Catch up with Dr. Claudia Aguirre, molecular neuroscientist, TEDx speaker and, well, brains behind our olistic Anti-Aging Center. She explains the brain-skin connection and how best to nurture it.
Dr. Claudia, does our skin really reveal our innermost feelings, calling us out on our guilt, shame or panic?
Yes, when coupled with the micro-expressions we make with our muscles, you could say it is written all over our face. But look deeper, and our skin tells a tale of our emotional turmoil. You only have to observe political figureheads pre- and post-term. Notice the graying hair, dark under-eye circles, the lines and wrinkles. These are not just effects of chronological aging; these are the long-term effects of stress and anxiety on skin, hair and nails. And it’s this very brain-skin connection that’s been a focus of my studies over the past several years.
Is this a new phenomenon? Or are we just beginning to understand the effects stress has on our minds and bodies?
Ancient traditions from Greece to China to India highlighted the interdependence between the mind and the body. Somewhere along the lines in Western medicine, we lost this connection, focusing instead on philosophies that treated the body as a separate entity from the mind.
The recent resurgence of mind-body awareness in medicine places the emphasis back on understanding the interaction between the nervous system and skin diseases. Psychodermatology is a new medical subspecialty emerging from the combination of psychiatry and dermatology. Psychiatry treats mental processes manifested internally, while dermatology treats skin diseases manifested externally. In essence, psychodermatology is a holistic view of skin disease within the medical world.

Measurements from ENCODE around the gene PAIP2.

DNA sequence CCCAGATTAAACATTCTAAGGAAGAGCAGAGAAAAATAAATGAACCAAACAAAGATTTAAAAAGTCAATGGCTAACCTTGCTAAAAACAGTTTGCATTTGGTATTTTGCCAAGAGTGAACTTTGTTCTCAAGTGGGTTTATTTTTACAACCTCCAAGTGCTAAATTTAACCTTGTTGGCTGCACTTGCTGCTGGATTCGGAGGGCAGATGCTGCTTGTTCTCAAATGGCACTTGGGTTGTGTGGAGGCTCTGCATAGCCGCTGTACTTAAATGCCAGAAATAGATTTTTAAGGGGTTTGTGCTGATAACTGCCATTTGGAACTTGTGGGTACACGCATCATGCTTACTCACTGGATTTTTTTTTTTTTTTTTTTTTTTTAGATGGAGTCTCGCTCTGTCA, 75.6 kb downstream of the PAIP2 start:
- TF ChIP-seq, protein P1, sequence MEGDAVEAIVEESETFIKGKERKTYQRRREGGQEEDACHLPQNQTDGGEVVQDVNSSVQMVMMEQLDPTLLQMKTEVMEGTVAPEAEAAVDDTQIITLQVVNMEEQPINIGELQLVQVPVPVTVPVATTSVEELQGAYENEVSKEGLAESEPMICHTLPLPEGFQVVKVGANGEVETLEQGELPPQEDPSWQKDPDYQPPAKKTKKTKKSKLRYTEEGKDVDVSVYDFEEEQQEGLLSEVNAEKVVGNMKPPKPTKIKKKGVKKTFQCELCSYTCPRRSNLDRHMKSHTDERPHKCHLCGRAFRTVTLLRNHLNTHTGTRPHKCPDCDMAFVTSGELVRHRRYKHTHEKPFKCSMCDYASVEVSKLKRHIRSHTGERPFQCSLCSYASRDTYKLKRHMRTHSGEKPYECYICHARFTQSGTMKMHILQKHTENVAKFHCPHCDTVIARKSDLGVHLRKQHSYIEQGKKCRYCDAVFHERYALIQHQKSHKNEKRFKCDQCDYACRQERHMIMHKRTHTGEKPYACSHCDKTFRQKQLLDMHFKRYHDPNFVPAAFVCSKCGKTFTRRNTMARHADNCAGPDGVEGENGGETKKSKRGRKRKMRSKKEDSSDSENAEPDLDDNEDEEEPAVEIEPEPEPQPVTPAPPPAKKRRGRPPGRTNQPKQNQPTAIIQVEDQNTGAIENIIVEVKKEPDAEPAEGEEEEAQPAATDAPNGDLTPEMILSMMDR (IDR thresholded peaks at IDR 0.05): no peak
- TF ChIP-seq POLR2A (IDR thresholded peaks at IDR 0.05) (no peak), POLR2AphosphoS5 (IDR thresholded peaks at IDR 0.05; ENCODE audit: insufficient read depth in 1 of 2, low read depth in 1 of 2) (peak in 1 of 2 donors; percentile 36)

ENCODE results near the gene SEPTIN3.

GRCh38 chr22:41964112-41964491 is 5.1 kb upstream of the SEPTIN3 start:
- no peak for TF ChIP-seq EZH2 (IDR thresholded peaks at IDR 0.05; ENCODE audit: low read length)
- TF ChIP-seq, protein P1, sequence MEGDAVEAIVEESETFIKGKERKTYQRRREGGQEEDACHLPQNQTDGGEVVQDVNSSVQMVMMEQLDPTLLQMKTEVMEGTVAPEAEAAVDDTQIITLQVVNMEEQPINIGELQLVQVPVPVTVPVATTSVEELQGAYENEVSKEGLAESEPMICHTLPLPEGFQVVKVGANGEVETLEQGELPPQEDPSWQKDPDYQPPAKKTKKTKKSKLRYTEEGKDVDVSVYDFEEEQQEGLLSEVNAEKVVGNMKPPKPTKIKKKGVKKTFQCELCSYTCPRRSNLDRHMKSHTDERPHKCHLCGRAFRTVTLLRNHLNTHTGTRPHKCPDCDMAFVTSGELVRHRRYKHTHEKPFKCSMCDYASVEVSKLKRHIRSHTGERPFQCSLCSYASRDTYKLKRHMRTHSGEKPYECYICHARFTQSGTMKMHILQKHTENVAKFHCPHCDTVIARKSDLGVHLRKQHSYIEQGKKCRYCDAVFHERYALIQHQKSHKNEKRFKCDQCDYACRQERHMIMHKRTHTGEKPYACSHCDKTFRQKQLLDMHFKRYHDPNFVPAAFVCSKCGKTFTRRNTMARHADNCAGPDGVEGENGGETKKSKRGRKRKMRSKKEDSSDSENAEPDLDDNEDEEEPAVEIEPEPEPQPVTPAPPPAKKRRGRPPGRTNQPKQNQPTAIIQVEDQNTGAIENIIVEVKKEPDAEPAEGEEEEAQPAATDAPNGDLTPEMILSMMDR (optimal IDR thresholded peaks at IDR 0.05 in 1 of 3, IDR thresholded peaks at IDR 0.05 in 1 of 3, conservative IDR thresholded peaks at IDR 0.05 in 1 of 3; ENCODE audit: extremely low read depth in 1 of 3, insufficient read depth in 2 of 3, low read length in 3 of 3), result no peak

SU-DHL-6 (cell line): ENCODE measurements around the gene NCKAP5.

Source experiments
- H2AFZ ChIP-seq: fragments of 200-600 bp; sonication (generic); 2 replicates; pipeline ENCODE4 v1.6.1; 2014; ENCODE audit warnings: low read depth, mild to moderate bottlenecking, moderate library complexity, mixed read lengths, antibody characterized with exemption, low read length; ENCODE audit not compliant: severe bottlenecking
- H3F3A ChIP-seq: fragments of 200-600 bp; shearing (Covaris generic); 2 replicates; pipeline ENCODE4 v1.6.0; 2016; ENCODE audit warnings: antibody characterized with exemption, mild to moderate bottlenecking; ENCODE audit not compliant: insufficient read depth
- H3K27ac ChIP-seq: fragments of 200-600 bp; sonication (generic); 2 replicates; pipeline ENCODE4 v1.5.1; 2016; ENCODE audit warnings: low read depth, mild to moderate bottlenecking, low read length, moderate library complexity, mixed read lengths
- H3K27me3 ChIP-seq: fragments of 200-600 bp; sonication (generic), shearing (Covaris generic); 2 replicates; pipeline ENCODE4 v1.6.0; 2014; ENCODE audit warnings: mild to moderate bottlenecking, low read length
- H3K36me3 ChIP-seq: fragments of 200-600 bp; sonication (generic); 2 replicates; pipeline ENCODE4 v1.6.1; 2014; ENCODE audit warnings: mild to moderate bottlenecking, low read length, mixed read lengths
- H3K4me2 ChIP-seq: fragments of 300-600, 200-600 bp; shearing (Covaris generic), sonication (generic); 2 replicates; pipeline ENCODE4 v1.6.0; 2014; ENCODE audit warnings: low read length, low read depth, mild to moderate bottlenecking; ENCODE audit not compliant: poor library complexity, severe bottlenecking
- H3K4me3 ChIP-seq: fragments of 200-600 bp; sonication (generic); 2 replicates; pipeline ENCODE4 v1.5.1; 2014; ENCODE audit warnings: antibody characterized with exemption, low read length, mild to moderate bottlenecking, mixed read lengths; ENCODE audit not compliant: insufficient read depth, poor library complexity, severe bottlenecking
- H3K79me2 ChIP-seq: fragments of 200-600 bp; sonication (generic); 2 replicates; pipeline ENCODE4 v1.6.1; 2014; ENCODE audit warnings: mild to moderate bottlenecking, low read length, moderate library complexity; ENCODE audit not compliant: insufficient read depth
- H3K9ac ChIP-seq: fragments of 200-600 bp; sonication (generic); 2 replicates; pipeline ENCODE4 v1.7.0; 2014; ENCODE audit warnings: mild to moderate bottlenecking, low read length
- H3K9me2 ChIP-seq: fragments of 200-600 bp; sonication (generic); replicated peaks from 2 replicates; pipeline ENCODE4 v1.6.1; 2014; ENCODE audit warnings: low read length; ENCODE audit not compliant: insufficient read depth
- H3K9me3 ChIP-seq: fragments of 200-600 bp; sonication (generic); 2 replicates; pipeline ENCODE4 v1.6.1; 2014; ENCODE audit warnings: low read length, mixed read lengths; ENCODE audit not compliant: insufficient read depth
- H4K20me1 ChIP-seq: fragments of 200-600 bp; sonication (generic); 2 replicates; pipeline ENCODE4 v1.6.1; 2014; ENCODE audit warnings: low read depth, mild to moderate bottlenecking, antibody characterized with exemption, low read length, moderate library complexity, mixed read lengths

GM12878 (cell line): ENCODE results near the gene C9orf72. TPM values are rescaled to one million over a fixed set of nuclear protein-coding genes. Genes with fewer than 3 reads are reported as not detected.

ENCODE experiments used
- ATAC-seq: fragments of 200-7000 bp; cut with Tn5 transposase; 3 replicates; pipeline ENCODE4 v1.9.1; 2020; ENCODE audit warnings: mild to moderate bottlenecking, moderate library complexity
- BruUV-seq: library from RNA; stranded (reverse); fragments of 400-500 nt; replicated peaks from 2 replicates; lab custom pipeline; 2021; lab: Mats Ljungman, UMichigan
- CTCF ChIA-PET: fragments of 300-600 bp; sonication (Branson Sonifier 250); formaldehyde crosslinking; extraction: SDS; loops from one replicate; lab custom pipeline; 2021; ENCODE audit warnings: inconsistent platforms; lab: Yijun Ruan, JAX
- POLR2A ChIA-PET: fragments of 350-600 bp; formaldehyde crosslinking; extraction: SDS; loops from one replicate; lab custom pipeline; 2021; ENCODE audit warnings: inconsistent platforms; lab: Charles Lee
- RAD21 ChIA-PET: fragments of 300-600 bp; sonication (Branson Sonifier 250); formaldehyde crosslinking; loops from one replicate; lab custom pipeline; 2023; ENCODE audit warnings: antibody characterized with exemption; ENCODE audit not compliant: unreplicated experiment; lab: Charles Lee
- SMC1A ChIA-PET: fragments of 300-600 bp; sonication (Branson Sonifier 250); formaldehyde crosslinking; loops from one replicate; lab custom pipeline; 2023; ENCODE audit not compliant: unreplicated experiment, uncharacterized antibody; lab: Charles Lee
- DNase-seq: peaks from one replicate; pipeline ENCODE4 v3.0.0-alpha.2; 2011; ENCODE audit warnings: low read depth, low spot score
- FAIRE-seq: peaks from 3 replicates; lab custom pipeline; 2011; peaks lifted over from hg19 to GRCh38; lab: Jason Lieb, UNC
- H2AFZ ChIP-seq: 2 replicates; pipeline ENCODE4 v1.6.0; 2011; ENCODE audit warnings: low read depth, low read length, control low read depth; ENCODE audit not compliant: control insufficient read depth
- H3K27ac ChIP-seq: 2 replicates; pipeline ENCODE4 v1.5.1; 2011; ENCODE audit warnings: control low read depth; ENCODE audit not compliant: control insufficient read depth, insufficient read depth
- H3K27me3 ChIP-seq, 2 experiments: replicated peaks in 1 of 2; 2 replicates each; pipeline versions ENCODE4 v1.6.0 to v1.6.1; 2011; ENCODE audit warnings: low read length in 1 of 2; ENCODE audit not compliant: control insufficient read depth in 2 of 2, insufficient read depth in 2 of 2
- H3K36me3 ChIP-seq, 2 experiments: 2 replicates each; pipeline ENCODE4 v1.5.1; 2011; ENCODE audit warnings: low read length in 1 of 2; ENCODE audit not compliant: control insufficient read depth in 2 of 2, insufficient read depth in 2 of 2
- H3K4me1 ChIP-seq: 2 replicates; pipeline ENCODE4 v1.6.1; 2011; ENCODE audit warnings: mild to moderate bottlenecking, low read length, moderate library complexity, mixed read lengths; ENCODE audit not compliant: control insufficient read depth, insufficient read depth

Is stress more than skin deep?
Imagine any of these scenarios: back-to-back exams, unexpected health issues or being stuck in traffic when you’re already late. Does the mere thought of these send stress signals down your spine?
The effects of these psychological stressors on our skin may be more serious than we realize (even beyond reaching for the nearest drink or chocolate snack). Scientific evidence shows that stress equates to inflammation, and this can cause havoc. From acne breakouts, to rosacea flushes to eczema flare-ups, stress is the fuel to the fire of inflammation lurking in these conditions. What’s more, stress not only triggers or exacerbates particular skin diseases, it can also lead to dehydration, lines, blotchiness, hair loss and brittle nails for those without an inherent condition.
Could skincare products solve different skin concerns?
Sure, creams, lotions and potions can offer surface benefits. But if the problem stems in the mind, slather on as much retinol as you want but the tension lines will remain if your heart rate is reminiscent of a jackhammer pounding on a sidewalk. I’m not saying you can ohm your pimples away, but taking a look at the root cause, and certainly decreasing stress levels, could be a secret ingredient to your arsenal of skin-clearing techniques. By reducing cortisol, you’re putting an end to a molecular pathway (comprised of heavy hitters like prostaglandins, cytokines, neuropeptides, immune cells and hormones) that could lead to devastation on skin tissue.
There is much to learn about this topic and we’re beginning to understand how the neuroendocrine system in the skin is particularly sensitive to psychological stress. Lucky for us, the solution is not overly elaborate or labor-intensive. In fact, it’s quite simple if we stick to it: take extra time for self-care, stick to a whole-food diet and get outside in the fresh air and enjoy a walk in nature. Your skin will thank you.
Find out more about the neuroscience of beauty at doctorclaudia.com.
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